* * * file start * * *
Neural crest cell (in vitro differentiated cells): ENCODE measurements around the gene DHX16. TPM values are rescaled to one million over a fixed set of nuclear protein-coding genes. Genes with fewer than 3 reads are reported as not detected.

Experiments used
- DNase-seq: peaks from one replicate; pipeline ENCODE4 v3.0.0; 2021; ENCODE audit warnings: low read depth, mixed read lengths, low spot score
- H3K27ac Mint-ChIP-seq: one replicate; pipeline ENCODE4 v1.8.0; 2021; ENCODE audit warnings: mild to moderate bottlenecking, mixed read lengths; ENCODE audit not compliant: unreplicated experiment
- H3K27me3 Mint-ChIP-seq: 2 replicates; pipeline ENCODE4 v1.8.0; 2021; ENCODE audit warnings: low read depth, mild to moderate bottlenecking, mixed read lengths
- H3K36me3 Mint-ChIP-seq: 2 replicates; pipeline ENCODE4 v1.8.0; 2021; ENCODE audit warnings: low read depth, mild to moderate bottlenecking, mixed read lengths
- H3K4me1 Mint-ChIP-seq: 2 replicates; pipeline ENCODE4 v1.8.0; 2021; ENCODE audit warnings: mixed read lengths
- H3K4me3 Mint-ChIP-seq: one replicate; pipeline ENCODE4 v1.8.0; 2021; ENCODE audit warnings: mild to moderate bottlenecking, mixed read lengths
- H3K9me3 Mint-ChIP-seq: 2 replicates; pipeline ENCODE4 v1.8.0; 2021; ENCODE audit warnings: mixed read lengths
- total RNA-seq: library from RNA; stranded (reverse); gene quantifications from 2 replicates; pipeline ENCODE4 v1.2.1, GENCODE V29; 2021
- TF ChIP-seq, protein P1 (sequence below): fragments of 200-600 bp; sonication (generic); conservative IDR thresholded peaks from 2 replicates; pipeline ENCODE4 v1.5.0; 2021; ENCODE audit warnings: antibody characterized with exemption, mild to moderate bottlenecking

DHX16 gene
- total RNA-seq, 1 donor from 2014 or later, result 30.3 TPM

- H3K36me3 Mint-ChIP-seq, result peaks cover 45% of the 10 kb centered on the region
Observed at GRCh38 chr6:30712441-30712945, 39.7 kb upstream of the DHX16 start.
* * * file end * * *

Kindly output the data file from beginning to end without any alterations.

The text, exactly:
Neural crest cell (in vitro differentiated cells): ENCODE measurements around the gene DHX16. TPM values are rescaled to one million over a fixed set of nuclear protein-coding genes. Genes with fewer than 3 reads are reported as not detected.

Experiments used
- DNase-seq: peaks from one replicate; pipeline ENCODE4 v3.0.0; 2021; ENCODE audit warnings: low read depth, mixed read lengths, low spot score
- H3K27ac Mint-ChIP-seq: one replicate; pipeline ENCODE4 v1.8.0; 2021; ENCODE audit warnings: mild to moderate bottlenecking, mixed read lengths; ENCODE audit not compliant: unreplicated experiment
- H3K27me3 Mint-ChIP-seq: 2 replicates; pipeline ENCODE4 v1.8.0; 2021; ENCODE audit warnings: low read depth, mild to moderate bottlenecking, mixed read lengths
- H3K36me3 Mint-ChIP-seq: 2 replicates; pipeline ENCODE4 v1.8.0; 2021; ENCODE audit warnings: low read depth, mild to moderate bottlenecking, mixed read lengths
- H3K4me1 Mint-ChIP-seq: 2 replicates; pipeline ENCODE4 v1.8.0; 2021; ENCODE audit warnings: mixed read lengths
- H3K4me3 Mint-ChIP-seq: one replicate; pipeline ENCODE4 v1.8.0; 2021; ENCODE audit warnings: mild to moderate bottlenecking, mixed read lengths
- H3K9me3 Mint-ChIP-seq: 2 replicates; pipeline ENCODE4 v1.8.0; 2021; ENCODE audit warnings: mixed read lengths
- total RNA-seq: library from RNA; stranded (reverse); gene quantifications from 2 replicates; pipeline ENCODE4 v1.2.1, GENCODE V29; 2021
- TF ChIP-seq, protein P1 (sequence below): fragments of 200-600 bp; sonication (generic); conservative IDR thresholded peaks from 2 replicates; pipeline ENCODE4 v1.5.0; 2021; ENCODE audit warnings: antibody characterized with exemption, mild to moderate bottlenecking

DHX16 gene
- total RNA-seq, 1 donor from 2014 or later, result 30.3 TPM

- H3K36me3 Mint-ChIP-seq, result peaks cover 45% of the 10 kb centered on the region
Observed at GRCh38 chr6:30712441-30712945, 39.7 kb upstream of the DHX16 start.